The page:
Anchore Enterprise exposes prometheus metrics in the API of each service if the config.yaml that is used by that service has the metrics.enabled key set to true.

Each service exports its own metrics and is typically scraped by a Prometheus installation to gather the metrics. Anchore does not aggregate or distribute metrics between services. You should configure your Prometheus deployment or integration to check each Anchore service’s API using the same port it exports for the /metrics route.

Monitoring in Kubernetes and/or Helm Chart

Prometheus is very commonly used for monitoring Kubernetes clusters. Prometheus is supported by core Kubernetes services. There are many guides on using Prometheus to monitor a cluster and services deployed within, and also many other monitoring systems can consume Prometheus metrics.

The Anchore Helm Chart includes a quick way to enable the Prometheus metrics on each service container:

  • Set: helm install --name myanchore anchore/anchore-engine --set anchoreGlobal.enableMetrics=true

  • Or, set it directly in your customized values.yaml

The specific strategy for monitoring services with prometheus is outside the scope of this document. But, because Anchore exposes metrics on the /metrics route of all service ports, it should be compatible with most monitoring approaches (daemon sets, side-cars, etc).

Metrics of Note

Anchore services export a range of metrics. The following list shows some Anchore services that can help you determine the health and load of an Anchore deployment.

  • anchore_queue_length, specifically for queuename: “images_to_analyze”
    • This is the number of images pending analysis, in the not_analyzed state.
    • As this number grows you can expect longer analysis times.
    • Adding more analyzers to a system can help drain the queue faster and keep wait times to a minimum.
    • Example: anchore_queue_length{instance=“engine-simpleq:8228”,job=“anchore-simplequeue”,queuename=“images_to_analyze”}.
    • This metric is exported from all simplequeue service instances, but is based on the database state, so they should all present a consistent view of the length of the queue.
  • anchore_monitor_runtime_seconds_count
    • These metrics, one for each monitor, record the duration of the async processes as they execute on a duty cycle.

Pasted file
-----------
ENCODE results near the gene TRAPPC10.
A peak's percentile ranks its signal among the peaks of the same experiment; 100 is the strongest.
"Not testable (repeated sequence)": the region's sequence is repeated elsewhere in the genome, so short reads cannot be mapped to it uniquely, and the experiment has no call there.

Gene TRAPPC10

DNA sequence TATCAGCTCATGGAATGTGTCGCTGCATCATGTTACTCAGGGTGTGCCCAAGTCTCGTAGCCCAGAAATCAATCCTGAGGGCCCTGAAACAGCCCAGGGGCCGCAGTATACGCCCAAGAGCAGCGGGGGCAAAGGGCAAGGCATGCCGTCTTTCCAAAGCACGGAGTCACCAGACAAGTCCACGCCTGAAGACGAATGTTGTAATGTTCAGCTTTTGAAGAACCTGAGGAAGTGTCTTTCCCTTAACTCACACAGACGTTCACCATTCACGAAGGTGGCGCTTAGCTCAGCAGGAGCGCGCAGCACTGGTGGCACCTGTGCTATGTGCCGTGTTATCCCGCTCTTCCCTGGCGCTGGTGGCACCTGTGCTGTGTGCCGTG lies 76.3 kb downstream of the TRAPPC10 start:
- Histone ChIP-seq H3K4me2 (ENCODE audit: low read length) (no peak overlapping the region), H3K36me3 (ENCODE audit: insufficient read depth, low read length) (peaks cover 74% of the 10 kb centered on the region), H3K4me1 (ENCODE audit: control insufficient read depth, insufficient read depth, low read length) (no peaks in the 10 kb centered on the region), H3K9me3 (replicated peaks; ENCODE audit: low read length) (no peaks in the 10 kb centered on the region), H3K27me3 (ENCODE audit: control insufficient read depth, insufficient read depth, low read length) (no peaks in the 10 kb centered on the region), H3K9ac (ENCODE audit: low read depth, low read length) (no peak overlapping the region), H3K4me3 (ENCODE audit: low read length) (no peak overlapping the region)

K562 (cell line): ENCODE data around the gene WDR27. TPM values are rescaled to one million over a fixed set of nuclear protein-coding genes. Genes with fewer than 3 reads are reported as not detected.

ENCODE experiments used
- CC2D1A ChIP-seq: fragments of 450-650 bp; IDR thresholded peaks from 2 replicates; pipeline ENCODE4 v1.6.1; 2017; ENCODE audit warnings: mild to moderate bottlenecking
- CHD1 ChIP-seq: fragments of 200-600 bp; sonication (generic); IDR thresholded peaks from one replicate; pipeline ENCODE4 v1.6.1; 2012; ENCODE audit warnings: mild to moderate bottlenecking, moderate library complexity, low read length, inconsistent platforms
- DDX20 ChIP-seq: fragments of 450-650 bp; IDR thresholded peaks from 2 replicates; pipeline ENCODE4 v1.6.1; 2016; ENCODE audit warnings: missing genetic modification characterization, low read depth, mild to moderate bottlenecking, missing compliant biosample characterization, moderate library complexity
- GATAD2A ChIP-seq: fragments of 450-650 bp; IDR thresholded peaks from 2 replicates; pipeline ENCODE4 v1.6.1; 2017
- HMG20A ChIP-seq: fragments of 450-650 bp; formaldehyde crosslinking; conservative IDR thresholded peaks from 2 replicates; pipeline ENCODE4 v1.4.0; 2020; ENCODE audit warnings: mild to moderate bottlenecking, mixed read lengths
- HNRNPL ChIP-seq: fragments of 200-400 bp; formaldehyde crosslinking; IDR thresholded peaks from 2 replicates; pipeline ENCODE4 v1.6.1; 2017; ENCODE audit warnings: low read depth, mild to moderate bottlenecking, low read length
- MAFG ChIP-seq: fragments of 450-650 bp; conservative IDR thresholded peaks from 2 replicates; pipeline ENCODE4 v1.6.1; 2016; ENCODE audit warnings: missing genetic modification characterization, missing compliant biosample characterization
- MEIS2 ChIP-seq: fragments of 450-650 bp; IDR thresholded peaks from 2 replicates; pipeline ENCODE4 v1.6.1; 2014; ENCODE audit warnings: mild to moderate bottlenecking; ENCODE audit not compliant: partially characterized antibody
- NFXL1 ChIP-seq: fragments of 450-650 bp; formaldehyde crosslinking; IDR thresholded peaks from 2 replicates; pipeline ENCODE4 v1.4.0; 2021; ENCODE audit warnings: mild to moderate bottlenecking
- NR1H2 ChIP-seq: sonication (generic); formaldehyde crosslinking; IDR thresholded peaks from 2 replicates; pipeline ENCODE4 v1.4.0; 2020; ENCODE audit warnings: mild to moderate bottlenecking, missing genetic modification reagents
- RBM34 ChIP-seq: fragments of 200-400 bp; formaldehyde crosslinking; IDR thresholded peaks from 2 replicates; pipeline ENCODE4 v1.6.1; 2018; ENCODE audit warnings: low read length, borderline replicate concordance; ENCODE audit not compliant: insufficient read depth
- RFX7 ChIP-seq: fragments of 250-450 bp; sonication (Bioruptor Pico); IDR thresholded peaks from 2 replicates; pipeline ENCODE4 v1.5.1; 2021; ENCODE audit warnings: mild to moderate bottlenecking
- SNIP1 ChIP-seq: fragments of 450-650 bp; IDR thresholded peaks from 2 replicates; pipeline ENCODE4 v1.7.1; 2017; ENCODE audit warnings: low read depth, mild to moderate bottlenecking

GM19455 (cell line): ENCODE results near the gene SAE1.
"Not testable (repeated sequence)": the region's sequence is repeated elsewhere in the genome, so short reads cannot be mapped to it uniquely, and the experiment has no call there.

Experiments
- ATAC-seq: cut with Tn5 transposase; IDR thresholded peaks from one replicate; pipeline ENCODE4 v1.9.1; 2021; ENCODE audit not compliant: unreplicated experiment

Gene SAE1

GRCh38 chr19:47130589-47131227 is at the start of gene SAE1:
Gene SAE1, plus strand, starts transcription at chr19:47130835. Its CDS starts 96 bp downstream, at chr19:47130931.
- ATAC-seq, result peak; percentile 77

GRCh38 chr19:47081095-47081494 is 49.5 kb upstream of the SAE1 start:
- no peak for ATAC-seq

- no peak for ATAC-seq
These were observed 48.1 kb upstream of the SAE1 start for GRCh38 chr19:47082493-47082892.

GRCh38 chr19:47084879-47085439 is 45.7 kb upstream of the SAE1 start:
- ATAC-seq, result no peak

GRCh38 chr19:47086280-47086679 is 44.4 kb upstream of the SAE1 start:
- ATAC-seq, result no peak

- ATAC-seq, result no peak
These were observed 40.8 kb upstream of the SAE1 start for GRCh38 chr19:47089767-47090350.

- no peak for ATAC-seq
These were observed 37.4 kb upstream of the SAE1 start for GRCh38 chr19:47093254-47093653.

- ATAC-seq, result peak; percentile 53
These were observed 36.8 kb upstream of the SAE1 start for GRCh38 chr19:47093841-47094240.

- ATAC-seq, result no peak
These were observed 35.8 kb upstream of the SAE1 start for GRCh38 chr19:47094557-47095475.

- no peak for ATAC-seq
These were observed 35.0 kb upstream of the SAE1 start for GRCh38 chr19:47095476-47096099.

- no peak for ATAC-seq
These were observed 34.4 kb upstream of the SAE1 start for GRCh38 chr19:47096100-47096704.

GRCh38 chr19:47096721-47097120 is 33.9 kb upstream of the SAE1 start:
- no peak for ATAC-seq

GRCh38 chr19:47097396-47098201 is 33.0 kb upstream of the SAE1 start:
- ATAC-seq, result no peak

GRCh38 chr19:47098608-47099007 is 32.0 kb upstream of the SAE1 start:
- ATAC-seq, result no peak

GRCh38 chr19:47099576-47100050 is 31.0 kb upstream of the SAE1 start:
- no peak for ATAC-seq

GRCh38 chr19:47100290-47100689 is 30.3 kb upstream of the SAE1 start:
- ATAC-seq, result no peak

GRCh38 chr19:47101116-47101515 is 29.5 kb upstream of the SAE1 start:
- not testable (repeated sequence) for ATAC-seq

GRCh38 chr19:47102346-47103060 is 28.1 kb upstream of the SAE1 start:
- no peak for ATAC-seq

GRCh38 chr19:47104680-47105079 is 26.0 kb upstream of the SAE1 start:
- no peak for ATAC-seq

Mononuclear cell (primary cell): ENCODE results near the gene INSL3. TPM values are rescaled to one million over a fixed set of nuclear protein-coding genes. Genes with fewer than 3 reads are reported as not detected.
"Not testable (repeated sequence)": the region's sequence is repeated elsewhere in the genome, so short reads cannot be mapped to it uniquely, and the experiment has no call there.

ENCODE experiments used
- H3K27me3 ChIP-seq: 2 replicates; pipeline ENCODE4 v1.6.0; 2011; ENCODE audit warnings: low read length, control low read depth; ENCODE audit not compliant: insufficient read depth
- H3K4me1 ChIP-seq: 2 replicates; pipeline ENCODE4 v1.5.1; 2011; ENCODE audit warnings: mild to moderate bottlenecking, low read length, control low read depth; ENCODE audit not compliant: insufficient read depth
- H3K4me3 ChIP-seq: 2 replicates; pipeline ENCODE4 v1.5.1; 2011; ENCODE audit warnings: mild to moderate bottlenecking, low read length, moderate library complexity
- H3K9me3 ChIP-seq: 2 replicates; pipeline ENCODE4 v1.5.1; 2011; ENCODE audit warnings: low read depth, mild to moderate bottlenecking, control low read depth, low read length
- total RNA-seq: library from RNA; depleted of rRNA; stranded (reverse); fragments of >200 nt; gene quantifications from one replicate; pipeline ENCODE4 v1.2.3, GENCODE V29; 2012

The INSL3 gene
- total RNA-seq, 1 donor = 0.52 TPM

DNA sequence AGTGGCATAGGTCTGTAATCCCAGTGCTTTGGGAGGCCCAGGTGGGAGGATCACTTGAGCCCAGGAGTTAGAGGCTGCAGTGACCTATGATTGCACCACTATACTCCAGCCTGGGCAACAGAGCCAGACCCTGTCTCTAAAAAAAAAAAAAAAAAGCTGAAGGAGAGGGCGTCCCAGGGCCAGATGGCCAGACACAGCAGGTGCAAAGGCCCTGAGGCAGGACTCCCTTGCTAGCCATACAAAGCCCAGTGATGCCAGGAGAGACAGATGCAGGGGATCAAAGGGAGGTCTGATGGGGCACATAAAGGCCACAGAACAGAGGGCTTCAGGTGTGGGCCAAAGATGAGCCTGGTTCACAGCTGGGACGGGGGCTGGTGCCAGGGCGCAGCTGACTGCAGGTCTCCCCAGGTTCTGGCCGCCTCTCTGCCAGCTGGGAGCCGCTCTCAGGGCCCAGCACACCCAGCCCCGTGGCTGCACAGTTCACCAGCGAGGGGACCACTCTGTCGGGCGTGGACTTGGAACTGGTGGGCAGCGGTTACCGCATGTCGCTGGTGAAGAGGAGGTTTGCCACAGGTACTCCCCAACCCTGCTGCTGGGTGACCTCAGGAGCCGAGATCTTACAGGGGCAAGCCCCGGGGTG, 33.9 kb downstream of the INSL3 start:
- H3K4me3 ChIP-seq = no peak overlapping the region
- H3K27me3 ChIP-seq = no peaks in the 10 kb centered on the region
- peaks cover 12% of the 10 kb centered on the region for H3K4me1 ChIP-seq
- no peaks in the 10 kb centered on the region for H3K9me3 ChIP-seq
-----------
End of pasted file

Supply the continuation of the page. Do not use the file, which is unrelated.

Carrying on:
• As the system grows, these will become longer to account for more tags to check for updates, repos to scan for new tags, and user notifications to process.
  • anchore_tmpspace_available_bytes
    • This metric tracks the available space in the “tmp_dir” location for each container. This is most important for the instances that are analyzers where this can indicate how much disk is being used for analysis and how much overhead there is for analyzing large images.
    • This is expected to be consumed in cycles, with usage growing during analysis and then flushing upon completion. A consistent growth pattern here may indicate left over artifacts from analysis failures or a large layer_cache setting that is not yet full. The layer cache (see Layer Caching) is located in this space and thus will affect the metric.
  • process_resident_memory_bytes
    • This is the memory actually consumed by the instance, where each instance is a service process of Anchore. Anchore is fairly memory intensive for large images and in deployments with lots of analyzed images due to lots of json parsing and marshalling, so monitoring this metric will help inform capacity requirements for different components based on your specific workloads. Lots of variables affect memory usage, so while we give recommendations in the Capacity Planning document, there is no substitute for profiling and monitoring your usage carefully.
Last modified April 8, 2024